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If you are seriously considering homeownership you need to get serious about researching and understanding mortgage rates, terms, and home loan options. The decisions you make about your loan program, term and interest rate will impact you for a very long time. This decision will determine how much total interest you will pay, if and when the rate can adjust and how much your total payment will be on a monthly basis.
Choosing the right mortgage is the second most important decision you make. It is a close second to choosing the house you buy. Once you have closed on your loan you can't easily or inexpensively undo your decision, so you need to choose carefully and make an informed decision. Prior to picking a loan you have a few decisions to make about whether or not the loan is fixed or adjustable and the length of the loan term.
The interest rate on a fixed rate mortgage does not change unless you are late on your house payment, while an Adjustable Rate Mortgage (ARM) can and typically does adjust over time depending on changes in the financial markets and how long you have been in the loan.
It is not fair to make general statements that one type is better than the other because it all depends on your personal needs, how long you intend to keep the loan, and market conditions. You definitely need to consult a reputable mortgage lender to determine which financing option is best for you.
A fixed rate mortgage is by far a more common choice for first-time homebuyers because they are less risky and provide more predictable house payments over time. Fixed rate loan programs offer borrowers a peace of mind knowing that their monthly principal and interest payment won't change. If you don't want additional risk in your life and you intend to stay in the home for a longer period of time, a fixed rate loan is probably your best bet. The tradeoff though is that the going rate on a fixed rate is often, but surprisingly not always, higher than an Adjustable Rate Mortgage.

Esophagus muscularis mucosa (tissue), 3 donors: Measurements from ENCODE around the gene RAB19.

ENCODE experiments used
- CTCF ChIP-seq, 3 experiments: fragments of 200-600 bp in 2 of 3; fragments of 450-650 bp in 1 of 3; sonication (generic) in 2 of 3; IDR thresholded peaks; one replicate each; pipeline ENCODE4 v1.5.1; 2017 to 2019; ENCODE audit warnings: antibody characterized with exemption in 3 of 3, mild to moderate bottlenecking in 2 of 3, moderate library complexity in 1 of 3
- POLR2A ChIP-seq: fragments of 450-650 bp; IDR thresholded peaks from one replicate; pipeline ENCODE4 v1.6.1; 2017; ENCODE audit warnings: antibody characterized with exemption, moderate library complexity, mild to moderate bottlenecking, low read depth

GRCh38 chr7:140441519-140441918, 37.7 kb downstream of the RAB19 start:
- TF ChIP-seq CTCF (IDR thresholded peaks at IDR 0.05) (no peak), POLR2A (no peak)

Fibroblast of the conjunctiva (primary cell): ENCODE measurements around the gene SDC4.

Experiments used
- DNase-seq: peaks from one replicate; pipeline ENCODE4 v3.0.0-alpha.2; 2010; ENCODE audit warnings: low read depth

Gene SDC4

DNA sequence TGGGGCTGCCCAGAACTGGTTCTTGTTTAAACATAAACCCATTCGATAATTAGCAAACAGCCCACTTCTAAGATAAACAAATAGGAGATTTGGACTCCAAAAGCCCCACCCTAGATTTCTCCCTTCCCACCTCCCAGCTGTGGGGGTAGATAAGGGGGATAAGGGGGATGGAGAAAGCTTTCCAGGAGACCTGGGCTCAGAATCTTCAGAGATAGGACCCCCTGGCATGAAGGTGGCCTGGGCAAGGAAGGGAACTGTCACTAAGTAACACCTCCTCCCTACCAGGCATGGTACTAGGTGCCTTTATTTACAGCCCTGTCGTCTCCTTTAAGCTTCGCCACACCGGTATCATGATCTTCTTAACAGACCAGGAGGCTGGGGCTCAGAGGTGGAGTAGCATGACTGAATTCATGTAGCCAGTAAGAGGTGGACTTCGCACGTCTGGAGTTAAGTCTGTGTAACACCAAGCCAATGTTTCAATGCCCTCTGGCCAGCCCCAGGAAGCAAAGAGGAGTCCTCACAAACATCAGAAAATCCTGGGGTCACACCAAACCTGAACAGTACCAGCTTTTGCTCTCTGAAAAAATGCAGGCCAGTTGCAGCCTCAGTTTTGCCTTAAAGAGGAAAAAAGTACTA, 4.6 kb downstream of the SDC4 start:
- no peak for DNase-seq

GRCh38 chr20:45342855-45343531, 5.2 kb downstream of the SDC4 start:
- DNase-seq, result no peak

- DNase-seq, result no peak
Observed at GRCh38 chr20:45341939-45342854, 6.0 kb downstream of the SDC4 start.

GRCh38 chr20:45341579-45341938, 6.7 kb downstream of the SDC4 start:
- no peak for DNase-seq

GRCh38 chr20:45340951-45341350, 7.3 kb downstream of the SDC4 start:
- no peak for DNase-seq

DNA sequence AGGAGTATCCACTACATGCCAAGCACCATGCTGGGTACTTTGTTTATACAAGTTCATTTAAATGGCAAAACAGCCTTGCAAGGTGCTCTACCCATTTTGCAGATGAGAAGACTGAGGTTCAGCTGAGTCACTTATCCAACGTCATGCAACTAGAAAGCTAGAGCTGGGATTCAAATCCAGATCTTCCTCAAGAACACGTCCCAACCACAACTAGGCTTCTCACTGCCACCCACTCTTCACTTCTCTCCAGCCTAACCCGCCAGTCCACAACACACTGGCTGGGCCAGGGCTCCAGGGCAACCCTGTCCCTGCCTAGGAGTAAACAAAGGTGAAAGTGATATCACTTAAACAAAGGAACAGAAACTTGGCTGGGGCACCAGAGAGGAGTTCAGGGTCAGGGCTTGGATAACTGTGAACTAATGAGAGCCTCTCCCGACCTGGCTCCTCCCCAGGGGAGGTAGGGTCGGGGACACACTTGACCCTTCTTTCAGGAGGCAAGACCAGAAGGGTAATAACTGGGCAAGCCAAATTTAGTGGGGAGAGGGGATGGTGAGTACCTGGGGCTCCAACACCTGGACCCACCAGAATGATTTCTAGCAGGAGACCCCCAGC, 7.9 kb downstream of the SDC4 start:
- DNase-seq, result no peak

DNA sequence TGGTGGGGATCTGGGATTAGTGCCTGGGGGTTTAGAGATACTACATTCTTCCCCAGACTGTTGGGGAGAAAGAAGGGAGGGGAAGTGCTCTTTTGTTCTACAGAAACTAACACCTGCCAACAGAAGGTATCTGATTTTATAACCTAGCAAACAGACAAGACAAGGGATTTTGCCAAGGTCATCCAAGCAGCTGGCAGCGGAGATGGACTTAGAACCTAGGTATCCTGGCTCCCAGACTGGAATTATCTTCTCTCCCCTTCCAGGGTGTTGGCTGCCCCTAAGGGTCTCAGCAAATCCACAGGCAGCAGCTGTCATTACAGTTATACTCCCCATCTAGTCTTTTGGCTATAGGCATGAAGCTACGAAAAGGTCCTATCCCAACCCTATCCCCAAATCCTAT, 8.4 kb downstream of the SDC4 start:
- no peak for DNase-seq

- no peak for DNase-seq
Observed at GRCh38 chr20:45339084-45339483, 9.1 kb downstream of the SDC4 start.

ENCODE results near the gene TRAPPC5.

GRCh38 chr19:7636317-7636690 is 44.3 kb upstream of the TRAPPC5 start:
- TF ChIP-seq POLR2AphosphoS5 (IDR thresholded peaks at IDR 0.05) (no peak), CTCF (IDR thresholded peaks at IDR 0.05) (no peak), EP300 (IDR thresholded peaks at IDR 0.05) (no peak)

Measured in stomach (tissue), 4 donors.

An ARM is a good option to consider depending on current interest rates, your tolerance for risk and how long you plan on keeping the loan. If the rate you can get on an ARM is significantly lower than the quoted fixed rate and the rate will not adjust before you need to sell or refinance, then it could very well make sense to talk to your lender about whether an ARM is a good fit for you.
Before you make a choice between a fixed rate and ARM loan, you will need to work with a lender to make sure you fully understand the differences between your loan options to ensure you make an informed decision that best meets your needs.
The maximum length of time you will have to repay the loan is your loan's term. The longer you have to repay the loan the lower and more affordable the monthly payments. The shorter the term, the less interest you will have to pay over the life of the loan. A shorter loan term usually means a lower interest rate as well. Loan terms are usually expressed in years, such as 40, 30 or 15 year term with 480, 360, or 180 total monthly payments respectively.
The most common choice for most first-time homebuyers is a 30 year loan term. That is because the payments on a 15 year loan are oftern too high to be affordable. The 30 year loan is still by far the most common. You will need to consult your lender to sort out which loan term is the best option for you given your personal situation